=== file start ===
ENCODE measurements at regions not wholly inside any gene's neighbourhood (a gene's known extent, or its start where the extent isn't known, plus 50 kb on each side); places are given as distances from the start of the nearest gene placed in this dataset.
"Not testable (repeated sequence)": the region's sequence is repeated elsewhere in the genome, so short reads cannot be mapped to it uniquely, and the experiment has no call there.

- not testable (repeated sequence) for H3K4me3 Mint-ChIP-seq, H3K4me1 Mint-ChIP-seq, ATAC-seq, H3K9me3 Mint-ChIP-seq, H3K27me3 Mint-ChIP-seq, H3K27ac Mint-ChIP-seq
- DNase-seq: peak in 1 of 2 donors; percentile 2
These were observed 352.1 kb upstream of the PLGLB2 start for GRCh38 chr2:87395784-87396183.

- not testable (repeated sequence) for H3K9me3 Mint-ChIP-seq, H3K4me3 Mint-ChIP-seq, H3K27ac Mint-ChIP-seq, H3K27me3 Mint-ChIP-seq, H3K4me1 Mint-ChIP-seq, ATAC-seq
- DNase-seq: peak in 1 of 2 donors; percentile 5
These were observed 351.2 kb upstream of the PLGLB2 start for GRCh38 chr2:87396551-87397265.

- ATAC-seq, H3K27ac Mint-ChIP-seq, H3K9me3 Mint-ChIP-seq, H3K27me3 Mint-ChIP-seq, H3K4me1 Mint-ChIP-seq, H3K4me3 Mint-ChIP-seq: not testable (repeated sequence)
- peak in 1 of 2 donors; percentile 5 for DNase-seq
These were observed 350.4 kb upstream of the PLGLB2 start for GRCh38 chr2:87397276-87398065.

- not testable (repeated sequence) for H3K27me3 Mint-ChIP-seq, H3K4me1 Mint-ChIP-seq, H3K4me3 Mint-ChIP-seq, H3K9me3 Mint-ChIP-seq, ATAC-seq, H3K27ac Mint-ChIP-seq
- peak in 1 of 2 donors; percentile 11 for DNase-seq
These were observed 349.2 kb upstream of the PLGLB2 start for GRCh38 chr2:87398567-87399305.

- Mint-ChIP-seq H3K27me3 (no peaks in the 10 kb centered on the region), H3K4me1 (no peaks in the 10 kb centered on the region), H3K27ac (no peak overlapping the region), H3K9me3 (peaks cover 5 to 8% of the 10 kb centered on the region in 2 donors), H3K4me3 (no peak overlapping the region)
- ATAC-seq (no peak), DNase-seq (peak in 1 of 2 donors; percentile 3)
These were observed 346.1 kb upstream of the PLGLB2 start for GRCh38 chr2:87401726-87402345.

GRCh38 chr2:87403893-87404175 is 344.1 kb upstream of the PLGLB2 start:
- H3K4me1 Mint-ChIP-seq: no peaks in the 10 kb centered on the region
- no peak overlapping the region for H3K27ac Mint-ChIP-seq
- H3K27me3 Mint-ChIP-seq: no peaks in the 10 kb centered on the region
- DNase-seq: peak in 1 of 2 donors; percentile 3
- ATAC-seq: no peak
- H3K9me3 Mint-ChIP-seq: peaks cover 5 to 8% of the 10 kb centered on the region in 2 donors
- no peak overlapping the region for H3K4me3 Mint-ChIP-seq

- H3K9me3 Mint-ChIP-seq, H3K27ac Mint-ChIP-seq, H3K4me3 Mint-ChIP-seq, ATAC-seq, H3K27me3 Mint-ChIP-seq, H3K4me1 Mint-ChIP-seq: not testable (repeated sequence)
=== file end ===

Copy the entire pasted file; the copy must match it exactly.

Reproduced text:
ENCODE measurements at regions not wholly inside any gene's neighbourhood (a gene's known extent, or its start where the extent isn't known, plus 50 kb on each side); places are given as distances from the start of the nearest gene placed in this dataset.
"Not testable (repeated sequence)": the region's sequence is repeated elsewhere in the genome, so short reads cannot be mapped to it uniquely, and the experiment has no call there.

- not testable (repeated sequence) for H3K4me3 Mint-ChIP-seq, H3K4me1 Mint-ChIP-seq, ATAC-seq, H3K9me3 Mint-ChIP-seq, H3K27me3 Mint-ChIP-seq, H3K27ac Mint-ChIP-seq
- DNase-seq: peak in 1 of 2 donors; percentile 2
These were observed 352.1 kb upstream of the PLGLB2 start for GRCh38 chr2:87395784-87396183.

- not testable (repeated sequence) for H3K9me3 Mint-ChIP-seq, H3K4me3 Mint-ChIP-seq, H3K27ac Mint-ChIP-seq, H3K27me3 Mint-ChIP-seq, H3K4me1 Mint-ChIP-seq, ATAC-seq
- DNase-seq: peak in 1 of 2 donors; percentile 5
These were observed 351.2 kb upstream of the PLGLB2 start for GRCh38 chr2:87396551-87397265.

- ATAC-seq, H3K27ac Mint-ChIP-seq, H3K9me3 Mint-ChIP-seq, H3K27me3 Mint-ChIP-seq, H3K4me1 Mint-ChIP-seq, H3K4me3 Mint-ChIP-seq: not testable (repeated sequence)
- peak in 1 of 2 donors; percentile 5 for DNase-seq
These were observed 350.4 kb upstream of the PLGLB2 start for GRCh38 chr2:87397276-87398065.

- not testable (repeated sequence) for H3K27me3 Mint-ChIP-seq, H3K4me1 Mint-ChIP-seq, H3K4me3 Mint-ChIP-seq, H3K9me3 Mint-ChIP-seq, ATAC-seq, H3K27ac Mint-ChIP-seq
- peak in 1 of 2 donors; percentile 11 for DNase-seq
These were observed 349.2 kb upstream of the PLGLB2 start for GRCh38 chr2:87398567-87399305.

- Mint-ChIP-seq H3K27me3 (no peaks in the 10 kb centered on the region), H3K4me1 (no peaks in the 10 kb centered on the region), H3K27ac (no peak overlapping the region), H3K9me3 (peaks cover 5 to 8% of the 10 kb centered on the region in 2 donors), H3K4me3 (no peak overlapping the region)
- ATAC-seq (no peak), DNase-seq (peak in 1 of 2 donors; percentile 3)
These were observed 346.1 kb upstream of the PLGLB2 start for GRCh38 chr2:87401726-87402345.

GRCh38 chr2:87403893-87404175 is 344.1 kb upstream of the PLGLB2 start:
- H3K4me1 Mint-ChIP-seq: no peaks in the 10 kb centered on the region
- no peak overlapping the region for H3K27ac Mint-ChIP-seq
- H3K27me3 Mint-ChIP-seq: no peaks in the 10 kb centered on the region
- DNase-seq: peak in 1 of 2 donors; percentile 3
- ATAC-seq: no peak
- H3K9me3 Mint-ChIP-seq: peaks cover 5 to 8% of the 10 kb centered on the region in 2 donors
- no peak overlapping the region for H3K4me3 Mint-ChIP-seq

- H3K9me3 Mint-ChIP-seq, H3K27ac Mint-ChIP-seq, H3K4me3 Mint-ChIP-seq, ATAC-seq, H3K27me3 Mint-ChIP-seq, H3K4me1 Mint-ChIP-seq: not testable (repeated sequence)